- Macafee (Older Scots, 198) notes that ‘[t]wo well-known words, allocate and narrative, are so well established in Scots before their first appearance in texts from England that they should probably be regarded as loans from Scots into English.’
- A. J. Aitken (1982, 2015) ‘DOST: how we make it and what’s in it’ in †A. J. Aitken, ed. Caroline Macafee, ‘Collected Writings on the Scots Language’ (2015), accessed online at the Centre for the Scots Leid on 1 Januar 2019. Originally furthset Dictionaries 4 (1982), 42–64.
- A. J. Aitken, revised by Chris Robinson, Jeremy Smith, Pauline Cairns Speitel, Alison Grant, Ann Ferguson and Margaret Mackay, Concise Scots Dictionary, 2nt edition, (Edinburgh: Edinburgh University Press, 2017), xix.
- This is the latest scholarship anent Scots etymology.
- Dictionary of the Older Scottish Tongue, pairt o the Dictionar o the Scots Leid, online.
- Oxford English Dictionary, online.
- But no the verb tae educate.
- But no aye the past tense. A simple rule wad be juist tae uise the -it endin for past tenses.
- By this I mean anes that haes partícular meanins in Modren Scots that’s no the same as in English.
- Calcul is the modren French wird, tae.
- ‘Superplus’ is frae the medieval Latin.
- I uised registrate no lang syne.
In oor hoose, an insert wis ay somethin sent or gied tae ye inside somethin else – eg a leaflet inside a newspaper or a pound note in a birthday caird fae yer auntie.
Anither ane I’v juist fund, that I’ll add here as a comment insteid o updatin the post: vendar ‘a seller’, borraed intae Scots frae Anglo-Norman in the late 15t century (1482), and no recordit in English (as vendor) till 1594.
The Complaynt of Scotlande (1549), written in Middle Scots, comprehends the first appearance (in either Scots or English) o a guid mony Romance wirds. Thir is a few examples: accoutrement, adhere (til a belief, prattick etc.), axis, barbarian, buffoon, cabinet, colony (in the modren sense), constipation (o the bouels), decadence, demolition, excrement, heroic, humid, imbecile, parallel, passage (o a text, speech etc.) superb, and timid.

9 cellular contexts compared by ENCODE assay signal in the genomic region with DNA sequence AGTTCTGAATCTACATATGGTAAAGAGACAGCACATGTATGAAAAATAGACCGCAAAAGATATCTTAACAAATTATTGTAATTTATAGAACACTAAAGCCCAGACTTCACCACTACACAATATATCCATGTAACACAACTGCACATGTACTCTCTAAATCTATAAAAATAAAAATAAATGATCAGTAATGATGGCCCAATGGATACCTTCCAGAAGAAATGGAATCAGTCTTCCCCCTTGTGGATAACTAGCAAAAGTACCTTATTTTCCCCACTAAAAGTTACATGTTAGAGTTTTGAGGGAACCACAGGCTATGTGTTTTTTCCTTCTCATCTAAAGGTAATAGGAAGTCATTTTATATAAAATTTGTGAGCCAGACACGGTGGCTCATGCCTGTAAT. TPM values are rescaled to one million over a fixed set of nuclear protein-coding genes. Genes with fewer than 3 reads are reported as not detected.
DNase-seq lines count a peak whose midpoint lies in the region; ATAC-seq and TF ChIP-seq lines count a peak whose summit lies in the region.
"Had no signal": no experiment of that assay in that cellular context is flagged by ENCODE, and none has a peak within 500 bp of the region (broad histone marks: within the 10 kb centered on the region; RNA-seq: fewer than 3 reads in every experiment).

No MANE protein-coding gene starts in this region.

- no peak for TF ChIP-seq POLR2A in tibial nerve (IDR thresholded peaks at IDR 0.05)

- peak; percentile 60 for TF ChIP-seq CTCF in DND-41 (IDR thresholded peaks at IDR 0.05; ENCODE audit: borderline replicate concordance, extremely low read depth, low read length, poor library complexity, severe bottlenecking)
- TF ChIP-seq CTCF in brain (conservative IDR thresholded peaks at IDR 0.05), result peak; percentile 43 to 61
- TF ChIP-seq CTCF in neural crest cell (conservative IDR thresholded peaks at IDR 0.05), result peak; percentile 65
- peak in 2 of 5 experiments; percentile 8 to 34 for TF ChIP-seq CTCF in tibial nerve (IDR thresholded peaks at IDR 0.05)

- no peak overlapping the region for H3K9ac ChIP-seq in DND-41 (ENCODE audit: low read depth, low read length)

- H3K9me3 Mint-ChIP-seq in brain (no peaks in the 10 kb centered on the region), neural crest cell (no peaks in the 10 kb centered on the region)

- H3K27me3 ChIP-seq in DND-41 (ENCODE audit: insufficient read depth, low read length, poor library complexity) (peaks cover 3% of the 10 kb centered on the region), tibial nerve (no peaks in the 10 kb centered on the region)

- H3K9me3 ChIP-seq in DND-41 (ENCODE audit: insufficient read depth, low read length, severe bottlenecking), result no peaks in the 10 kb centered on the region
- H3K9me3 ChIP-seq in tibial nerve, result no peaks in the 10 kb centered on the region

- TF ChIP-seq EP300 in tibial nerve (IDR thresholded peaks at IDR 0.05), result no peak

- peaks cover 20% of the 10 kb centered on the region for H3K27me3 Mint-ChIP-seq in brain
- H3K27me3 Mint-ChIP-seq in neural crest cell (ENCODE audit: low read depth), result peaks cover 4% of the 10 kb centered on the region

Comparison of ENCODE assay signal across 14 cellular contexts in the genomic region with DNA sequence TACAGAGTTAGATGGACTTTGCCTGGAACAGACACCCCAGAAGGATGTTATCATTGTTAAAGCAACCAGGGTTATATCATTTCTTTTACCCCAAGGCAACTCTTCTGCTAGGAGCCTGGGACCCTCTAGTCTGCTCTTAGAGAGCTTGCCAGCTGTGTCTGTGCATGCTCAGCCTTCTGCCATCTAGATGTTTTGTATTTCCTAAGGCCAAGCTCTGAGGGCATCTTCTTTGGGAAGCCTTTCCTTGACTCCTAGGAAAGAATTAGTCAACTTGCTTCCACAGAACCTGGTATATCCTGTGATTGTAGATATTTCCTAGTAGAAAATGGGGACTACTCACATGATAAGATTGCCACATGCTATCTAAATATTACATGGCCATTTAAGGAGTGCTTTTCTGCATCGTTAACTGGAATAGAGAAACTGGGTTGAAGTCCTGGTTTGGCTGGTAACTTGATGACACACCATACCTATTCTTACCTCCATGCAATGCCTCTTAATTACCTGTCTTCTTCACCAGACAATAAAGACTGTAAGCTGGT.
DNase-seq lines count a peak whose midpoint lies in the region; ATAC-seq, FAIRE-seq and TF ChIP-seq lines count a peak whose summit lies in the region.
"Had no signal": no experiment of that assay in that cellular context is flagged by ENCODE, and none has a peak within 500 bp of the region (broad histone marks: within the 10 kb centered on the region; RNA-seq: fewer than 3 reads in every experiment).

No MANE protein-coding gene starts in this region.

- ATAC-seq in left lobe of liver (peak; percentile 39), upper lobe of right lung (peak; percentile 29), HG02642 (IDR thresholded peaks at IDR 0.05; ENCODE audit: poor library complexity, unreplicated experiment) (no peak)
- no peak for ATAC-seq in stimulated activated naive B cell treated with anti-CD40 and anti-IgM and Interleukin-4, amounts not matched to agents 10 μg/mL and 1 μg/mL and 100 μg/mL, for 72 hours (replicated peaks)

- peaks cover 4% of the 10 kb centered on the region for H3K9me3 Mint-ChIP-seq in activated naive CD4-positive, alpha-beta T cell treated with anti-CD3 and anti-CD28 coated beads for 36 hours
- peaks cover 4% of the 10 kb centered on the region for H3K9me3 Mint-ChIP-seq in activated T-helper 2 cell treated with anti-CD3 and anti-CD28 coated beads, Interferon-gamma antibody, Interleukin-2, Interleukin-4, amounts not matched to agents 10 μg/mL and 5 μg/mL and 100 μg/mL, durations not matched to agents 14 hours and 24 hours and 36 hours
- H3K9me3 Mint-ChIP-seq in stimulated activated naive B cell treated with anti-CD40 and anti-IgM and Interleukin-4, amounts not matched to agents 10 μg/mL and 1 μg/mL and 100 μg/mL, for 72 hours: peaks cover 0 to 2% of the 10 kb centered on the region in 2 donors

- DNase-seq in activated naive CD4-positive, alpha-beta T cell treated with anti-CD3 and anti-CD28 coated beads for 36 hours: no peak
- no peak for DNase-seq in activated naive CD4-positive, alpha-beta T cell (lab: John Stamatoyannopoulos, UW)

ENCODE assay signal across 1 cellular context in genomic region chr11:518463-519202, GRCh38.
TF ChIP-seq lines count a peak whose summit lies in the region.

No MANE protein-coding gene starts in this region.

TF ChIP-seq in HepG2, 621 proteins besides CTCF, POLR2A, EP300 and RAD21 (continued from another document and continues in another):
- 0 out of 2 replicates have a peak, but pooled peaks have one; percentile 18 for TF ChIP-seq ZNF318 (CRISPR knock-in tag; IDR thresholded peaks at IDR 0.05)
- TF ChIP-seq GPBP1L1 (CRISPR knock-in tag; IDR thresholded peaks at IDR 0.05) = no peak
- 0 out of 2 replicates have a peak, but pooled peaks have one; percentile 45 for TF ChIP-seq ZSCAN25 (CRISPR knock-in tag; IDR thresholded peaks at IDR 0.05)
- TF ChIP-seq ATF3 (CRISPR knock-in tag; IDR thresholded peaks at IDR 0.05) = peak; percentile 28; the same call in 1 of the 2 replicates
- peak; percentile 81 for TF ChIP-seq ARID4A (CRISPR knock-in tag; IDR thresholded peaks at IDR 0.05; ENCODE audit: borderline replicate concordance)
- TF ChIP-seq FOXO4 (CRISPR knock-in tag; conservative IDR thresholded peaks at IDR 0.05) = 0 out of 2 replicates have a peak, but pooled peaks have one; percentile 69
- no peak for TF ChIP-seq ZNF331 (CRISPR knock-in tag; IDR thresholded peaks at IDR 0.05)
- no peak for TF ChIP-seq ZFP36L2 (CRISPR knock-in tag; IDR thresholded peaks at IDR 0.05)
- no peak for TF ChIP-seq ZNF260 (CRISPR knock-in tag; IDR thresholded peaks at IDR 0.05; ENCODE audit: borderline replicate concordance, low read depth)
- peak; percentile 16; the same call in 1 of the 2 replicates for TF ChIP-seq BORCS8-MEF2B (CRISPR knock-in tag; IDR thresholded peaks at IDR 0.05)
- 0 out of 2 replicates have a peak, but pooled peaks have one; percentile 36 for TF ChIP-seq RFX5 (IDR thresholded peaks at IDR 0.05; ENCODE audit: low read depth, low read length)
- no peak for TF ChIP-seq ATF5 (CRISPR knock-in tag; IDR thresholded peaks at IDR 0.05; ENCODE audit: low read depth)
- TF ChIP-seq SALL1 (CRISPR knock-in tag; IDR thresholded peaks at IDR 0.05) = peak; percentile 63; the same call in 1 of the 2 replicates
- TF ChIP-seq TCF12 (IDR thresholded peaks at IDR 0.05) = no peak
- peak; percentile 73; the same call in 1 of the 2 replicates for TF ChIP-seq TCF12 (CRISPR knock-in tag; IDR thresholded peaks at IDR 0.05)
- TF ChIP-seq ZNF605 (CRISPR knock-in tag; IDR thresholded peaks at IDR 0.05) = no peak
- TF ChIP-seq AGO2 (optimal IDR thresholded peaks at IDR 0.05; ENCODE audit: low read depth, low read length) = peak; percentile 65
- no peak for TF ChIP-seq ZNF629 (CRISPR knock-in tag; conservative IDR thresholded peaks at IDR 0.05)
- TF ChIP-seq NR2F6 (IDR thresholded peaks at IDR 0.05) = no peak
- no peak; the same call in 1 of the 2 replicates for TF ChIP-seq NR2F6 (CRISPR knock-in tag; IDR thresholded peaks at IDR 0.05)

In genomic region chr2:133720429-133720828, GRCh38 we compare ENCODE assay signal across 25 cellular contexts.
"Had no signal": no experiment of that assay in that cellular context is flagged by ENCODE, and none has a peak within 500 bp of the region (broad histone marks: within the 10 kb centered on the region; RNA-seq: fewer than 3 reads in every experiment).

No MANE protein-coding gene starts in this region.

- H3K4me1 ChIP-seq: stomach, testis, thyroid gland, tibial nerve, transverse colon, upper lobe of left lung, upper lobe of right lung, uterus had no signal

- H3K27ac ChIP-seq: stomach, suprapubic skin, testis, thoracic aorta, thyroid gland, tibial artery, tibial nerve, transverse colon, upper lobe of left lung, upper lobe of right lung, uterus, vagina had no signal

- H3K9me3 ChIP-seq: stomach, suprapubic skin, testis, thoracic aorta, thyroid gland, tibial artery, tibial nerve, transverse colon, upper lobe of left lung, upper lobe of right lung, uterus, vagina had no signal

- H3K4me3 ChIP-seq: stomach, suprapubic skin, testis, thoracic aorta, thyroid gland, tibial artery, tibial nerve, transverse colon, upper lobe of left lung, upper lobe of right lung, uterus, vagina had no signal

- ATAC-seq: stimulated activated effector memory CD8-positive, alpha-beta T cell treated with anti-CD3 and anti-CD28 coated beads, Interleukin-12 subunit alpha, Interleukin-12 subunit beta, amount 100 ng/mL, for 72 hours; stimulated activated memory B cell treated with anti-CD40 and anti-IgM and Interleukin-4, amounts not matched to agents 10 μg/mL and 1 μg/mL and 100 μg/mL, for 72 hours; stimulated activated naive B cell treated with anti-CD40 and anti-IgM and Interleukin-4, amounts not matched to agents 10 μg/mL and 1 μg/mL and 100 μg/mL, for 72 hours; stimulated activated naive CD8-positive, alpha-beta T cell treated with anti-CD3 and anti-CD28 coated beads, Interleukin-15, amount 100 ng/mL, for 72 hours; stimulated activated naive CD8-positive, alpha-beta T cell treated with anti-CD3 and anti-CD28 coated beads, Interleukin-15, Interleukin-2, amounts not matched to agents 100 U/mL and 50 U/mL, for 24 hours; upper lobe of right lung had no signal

Sources: OED’s list o entries frae the Complaynt, DOST.
contravene: Scots in 1539, English in 1656.
contravener: Scots in 1567, English in 1860.
contravening: Scots in 1567, English in a1677.
contravention: Scots in 1562, English in 1579.
Sources: DOST, OED.
The noun confiscation is first recordit in Scots in a1499 and English in 1548. The verb confisk (nou obsolete in baith Scots and English) appears in Scots in 1456 and English in 1474. The adjective/past participle confiscat(e) is recordit in Scots in 1531 and English in a1533 (and is fund in English as late as 1821).
Sources: DOST, OED.
The noun document is recordit in Scots afore it appears in English, in the nou-obsolete senses o ‘instruction, teaching’ (1456 in Scots vs 1503 in English) and ‘evidence, proof’ (1456 [sic] vs 1614). Borraed frae the French or Latin.
Sources: DOST, OED.
The noun reality is recordit in Scots in 1490 (DOST) or a1513 (OED), and syne in English in 1545.
The phrase ‘in reality’ appears first in Scots (as ‘in rialite’) in 1490/a1513 and English in 1614. DOST and OED baith cites but the ae Scots example, but I’v fund a couple o ithers in the auld (and bi this point in time iver mair anglicised) Scots Pairlament in 1643 and 1663.
Here anither ane I juist fund: the wird spontaneous is recordit first in Scots, in the Selkirk burgh records (for the first time in 1527), in the maks spontaneane, spontanens and spontanean. The DOST haes a jottin that thae spellins ‘may be misreadings for spontane(a)us.’ The wird isna seen in English till 1656.
Sorry, ye canna repone tae this post ony mair.